I’ve kept a journal on and off since I was about 13.
The early ones recorded what I did at school that day; normally something like:
“Got to school at 8.45, had registration, double maths, break, French, English, lunch & Games all afternoon.”
Not very exciting!
Over time they became more detailed and I noted anything that had triggered an emotion or reaction. But then I stopped for a while in my 20’s. I’m not sure why but it didn’t seem to flow properly; I think I was probably too busy or too lazy to be bothered with it!
It wasn’t until my early 30’s that I resumed writing on a regular basis. I was in a difficult relationship at that time and as it drew to its close I started to feel very anxious about my life so I started to write about how I was feeling to help me put my thoughts into some semblance of order.
I bought myself a little notebook and just let the words tumble out of me on to the page. It helped to read them back and over the period of a few weeks it became very apparent what I needed to do (I talk about this in more depth in “From Cancer To Coddiwomple”)
After a few years had passed I re-read those entries and ripped up this notebook as I felt it was unwanted clutter. I needed to let go of this particular period of my life and ripping up that journal was cathartic and extremely liberating! I haven’t ripped up one since. I started a fresh one but it wasn’t a regular thing for me, I’d sometimes leave it for weeks or months without writing anything. I just used to do it when I wanted to think something over.
Bizarrely I didn’t journal that much when Mum & Dad were sick, as I didn’t have the physical energy to sit down with pen & paper. My Facebook statuses became my outlet when I updated friends and family of the Patients’ escapades at home or at the hospital. Facebook allowed me to be short and sweet, and it was quicker for me to type than to write. I’m so glad I did those statuses because those records were invaluable for me when I was writing “From Cancer To Coddiwomple.”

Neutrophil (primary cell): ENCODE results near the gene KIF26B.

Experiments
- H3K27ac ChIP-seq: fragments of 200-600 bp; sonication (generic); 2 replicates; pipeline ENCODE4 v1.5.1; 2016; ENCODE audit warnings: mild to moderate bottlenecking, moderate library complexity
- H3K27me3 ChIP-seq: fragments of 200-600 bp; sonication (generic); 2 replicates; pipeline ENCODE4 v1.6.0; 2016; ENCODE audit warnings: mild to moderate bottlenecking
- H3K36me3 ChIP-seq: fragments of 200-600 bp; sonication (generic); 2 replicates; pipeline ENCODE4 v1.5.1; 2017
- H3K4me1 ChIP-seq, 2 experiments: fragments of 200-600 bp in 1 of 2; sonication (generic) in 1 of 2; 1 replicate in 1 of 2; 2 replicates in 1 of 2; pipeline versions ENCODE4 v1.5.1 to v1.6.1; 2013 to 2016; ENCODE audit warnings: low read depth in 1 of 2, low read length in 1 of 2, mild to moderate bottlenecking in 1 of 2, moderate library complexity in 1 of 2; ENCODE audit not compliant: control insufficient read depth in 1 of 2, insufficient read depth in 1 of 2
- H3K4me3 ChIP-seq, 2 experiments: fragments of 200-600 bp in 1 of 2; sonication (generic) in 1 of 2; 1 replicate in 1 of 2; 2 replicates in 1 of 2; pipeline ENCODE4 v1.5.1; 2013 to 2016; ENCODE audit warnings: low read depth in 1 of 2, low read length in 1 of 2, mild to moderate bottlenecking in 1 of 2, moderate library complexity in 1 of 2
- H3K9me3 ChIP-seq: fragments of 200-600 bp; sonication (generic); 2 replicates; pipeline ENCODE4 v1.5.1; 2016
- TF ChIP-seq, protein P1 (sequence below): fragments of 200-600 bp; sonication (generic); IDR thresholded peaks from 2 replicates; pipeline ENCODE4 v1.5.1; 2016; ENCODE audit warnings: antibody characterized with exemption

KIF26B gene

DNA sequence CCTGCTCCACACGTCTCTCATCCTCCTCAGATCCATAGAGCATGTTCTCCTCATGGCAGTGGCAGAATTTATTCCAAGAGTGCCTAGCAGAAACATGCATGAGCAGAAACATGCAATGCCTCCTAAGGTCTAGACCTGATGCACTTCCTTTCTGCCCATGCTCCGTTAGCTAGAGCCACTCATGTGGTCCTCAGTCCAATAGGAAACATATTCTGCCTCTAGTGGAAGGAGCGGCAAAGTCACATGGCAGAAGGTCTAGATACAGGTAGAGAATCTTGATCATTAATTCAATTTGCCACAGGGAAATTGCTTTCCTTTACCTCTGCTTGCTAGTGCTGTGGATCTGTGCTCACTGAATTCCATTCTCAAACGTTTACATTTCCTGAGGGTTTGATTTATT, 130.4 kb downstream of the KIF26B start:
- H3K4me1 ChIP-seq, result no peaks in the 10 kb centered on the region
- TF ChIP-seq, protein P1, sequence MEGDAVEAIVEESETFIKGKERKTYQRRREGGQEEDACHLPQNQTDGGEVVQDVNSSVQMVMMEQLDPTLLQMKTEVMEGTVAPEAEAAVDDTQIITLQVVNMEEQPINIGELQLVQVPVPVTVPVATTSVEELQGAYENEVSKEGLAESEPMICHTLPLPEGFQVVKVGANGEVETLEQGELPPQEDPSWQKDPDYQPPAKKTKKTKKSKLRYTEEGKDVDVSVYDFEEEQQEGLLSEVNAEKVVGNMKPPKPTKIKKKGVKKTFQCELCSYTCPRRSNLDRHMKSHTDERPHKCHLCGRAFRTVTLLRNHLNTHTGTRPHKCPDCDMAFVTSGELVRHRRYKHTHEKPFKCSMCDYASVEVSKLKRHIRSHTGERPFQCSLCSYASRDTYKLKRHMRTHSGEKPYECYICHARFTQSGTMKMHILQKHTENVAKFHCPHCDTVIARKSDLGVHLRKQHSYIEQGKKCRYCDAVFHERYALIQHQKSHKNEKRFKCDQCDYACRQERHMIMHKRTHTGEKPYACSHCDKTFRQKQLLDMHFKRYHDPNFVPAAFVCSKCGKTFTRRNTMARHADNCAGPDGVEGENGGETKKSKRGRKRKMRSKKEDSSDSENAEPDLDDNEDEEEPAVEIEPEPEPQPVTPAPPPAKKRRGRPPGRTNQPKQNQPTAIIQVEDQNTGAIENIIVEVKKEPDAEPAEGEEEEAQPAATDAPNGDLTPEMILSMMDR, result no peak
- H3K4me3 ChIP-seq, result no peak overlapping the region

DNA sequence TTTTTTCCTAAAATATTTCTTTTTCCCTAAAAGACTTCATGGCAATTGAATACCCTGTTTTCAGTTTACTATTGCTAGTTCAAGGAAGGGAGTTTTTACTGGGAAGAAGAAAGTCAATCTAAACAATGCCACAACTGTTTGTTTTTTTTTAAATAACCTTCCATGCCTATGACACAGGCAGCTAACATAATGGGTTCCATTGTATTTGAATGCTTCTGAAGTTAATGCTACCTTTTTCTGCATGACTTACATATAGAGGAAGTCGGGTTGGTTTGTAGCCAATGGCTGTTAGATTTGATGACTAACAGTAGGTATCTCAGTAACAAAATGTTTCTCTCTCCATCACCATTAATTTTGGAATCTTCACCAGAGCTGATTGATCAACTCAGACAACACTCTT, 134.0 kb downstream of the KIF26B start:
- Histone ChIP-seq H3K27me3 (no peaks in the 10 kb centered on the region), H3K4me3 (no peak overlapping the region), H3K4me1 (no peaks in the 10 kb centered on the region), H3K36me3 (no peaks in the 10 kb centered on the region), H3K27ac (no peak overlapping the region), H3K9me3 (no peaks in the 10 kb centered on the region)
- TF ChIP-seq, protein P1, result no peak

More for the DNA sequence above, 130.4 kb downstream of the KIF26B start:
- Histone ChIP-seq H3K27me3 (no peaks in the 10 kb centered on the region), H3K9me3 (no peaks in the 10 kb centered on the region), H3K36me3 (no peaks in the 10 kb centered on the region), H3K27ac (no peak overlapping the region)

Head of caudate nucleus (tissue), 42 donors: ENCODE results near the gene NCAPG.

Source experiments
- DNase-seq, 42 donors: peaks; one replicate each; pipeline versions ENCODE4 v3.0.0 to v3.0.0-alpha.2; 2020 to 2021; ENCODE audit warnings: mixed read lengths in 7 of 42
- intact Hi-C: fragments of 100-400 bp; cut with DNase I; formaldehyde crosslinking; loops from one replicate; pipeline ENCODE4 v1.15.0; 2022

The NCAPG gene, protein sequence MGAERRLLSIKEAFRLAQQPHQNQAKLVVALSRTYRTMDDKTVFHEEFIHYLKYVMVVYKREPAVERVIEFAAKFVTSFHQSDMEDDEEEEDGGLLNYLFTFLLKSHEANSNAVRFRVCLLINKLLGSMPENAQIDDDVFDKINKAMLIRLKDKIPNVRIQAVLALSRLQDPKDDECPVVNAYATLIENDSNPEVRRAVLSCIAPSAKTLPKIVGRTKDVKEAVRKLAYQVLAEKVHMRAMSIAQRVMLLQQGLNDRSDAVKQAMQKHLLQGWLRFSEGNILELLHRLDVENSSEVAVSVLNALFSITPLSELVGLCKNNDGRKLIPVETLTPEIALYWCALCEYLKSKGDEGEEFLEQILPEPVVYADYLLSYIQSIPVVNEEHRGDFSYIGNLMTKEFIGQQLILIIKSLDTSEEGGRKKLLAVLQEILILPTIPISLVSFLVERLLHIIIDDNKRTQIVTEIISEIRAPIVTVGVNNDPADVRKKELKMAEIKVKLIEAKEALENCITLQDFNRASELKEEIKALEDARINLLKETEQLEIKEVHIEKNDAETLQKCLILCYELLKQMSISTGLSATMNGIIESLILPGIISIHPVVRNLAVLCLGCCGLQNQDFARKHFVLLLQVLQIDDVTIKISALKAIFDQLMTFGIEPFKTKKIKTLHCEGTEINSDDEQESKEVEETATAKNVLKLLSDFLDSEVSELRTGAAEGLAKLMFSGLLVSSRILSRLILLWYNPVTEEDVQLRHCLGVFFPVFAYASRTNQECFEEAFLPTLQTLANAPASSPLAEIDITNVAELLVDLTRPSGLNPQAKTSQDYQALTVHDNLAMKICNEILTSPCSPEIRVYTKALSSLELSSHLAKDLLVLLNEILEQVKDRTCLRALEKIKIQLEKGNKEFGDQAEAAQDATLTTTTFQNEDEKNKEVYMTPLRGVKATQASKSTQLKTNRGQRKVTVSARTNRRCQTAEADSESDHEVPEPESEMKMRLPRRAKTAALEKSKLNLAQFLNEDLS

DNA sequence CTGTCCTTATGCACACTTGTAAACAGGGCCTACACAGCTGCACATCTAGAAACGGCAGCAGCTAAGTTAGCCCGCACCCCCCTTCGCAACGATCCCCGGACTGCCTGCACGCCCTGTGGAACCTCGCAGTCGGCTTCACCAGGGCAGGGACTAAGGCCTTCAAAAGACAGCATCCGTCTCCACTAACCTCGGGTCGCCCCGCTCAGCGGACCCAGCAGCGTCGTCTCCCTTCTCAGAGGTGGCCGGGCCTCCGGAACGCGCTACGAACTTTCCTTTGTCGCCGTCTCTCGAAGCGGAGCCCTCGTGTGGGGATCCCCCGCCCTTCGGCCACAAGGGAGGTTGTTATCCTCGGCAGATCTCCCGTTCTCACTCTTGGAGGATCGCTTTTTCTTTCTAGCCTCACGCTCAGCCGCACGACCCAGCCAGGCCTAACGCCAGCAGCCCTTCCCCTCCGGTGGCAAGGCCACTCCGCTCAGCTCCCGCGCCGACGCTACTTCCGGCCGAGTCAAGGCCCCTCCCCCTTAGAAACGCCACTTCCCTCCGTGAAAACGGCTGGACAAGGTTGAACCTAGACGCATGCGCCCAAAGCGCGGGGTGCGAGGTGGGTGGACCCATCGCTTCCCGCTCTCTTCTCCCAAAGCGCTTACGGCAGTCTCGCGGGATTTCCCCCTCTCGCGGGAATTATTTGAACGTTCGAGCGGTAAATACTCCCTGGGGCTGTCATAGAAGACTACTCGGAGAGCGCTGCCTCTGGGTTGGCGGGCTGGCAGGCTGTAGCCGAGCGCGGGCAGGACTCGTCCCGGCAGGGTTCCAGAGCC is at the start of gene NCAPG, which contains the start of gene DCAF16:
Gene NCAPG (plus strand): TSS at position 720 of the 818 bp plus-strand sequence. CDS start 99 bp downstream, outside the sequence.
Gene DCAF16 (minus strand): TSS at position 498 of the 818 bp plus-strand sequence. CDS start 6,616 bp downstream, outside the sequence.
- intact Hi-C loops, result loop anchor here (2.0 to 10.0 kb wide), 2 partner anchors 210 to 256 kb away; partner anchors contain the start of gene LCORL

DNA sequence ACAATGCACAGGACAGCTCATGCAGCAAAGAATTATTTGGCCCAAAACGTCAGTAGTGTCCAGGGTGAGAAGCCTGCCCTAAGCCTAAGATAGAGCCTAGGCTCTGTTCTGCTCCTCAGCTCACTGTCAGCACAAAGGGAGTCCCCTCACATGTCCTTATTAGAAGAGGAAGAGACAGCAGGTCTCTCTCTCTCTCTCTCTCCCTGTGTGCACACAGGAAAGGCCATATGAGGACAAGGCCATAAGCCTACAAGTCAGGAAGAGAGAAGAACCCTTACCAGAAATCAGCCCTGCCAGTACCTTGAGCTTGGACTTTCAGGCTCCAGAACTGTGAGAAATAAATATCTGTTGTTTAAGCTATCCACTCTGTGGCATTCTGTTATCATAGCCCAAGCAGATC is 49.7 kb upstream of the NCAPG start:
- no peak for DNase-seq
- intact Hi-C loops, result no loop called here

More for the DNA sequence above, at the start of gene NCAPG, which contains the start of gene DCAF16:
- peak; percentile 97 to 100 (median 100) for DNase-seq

These days writing and journaling is part of my regular routine; yes I might skip the odd day here and there, but it’s never more than two days. It became hugely important when I was coddiwompling in 2015/2016; I wanted to record every important moment, describe everywhere I went in order to keep it all fresh in my mind for when I wrote my blog posts. I just didn’t want to forget anything!
Since I returned from my coddiwomples my style of journaling has changed again. Even if I’m feeling a bit meh I will start each entry with “Three Things I’m Grateful For Today:” If I am feeling a bit grumpy (the peri-menopause has a lot to answer for!) then sometimes I have to think about it more but I still make sure I do it because by the time I’ve written the third thing my mood has lifted. Some days I only write a page and it’s all superficial stuff because I don’t feel like delving too deeply, other days I can write page after page. This is more like “free writing” and I admit that there have been occasions when a load of nonsense has spilled out on to the page!
That’s the wonderful thing about Journals. They don’t judge you; they’re yours and yours alone.
So how can keeping a Journal benefit you?
- Can help you verbalise your thoughts and feelings
- Improves clarity
- Doesn’t require a lot of work to stick with it
- You can turn to it when you need to unload or brain-dump
- Great for keeping track of things like menstrual cycles, health issues, diet, goals & progress
- Promotes mindfulness, helps you to observe more
- Can be fun and filled with memories
When can it be a negative practice?
- If it makes you self-obsessed
- You become a passive observer – thinking about what to write about instead of fully experiencing life and what is happening
- Wallow in negative experiences
- You feel you’re adding extra pressure on yourself to write regularly
If you notice any of these things cropping up, try and flip them around:
- What can I learn?
- How an I grow?
It doesn’t matter if you write “I just feel like shit today, but I don’t know why…” and repeat it a few times, sooner or later whatever it is that’s bothering you might rise to the surface and once you’ve written it down you’ll have a new perspective on it.
Journaling for me has been a massive part of my grieving process and helped me to heal from that difficult time. One of my journals became blogs and look what happened to those…they’re now a book!
Therefore you never know what you might unleash; you might discover you’re imagination runs riot and find yourself becoming the next J.K. Rowling!
I’ll leave you to ponder that thought..
Until next time, thank you for reading and take good care.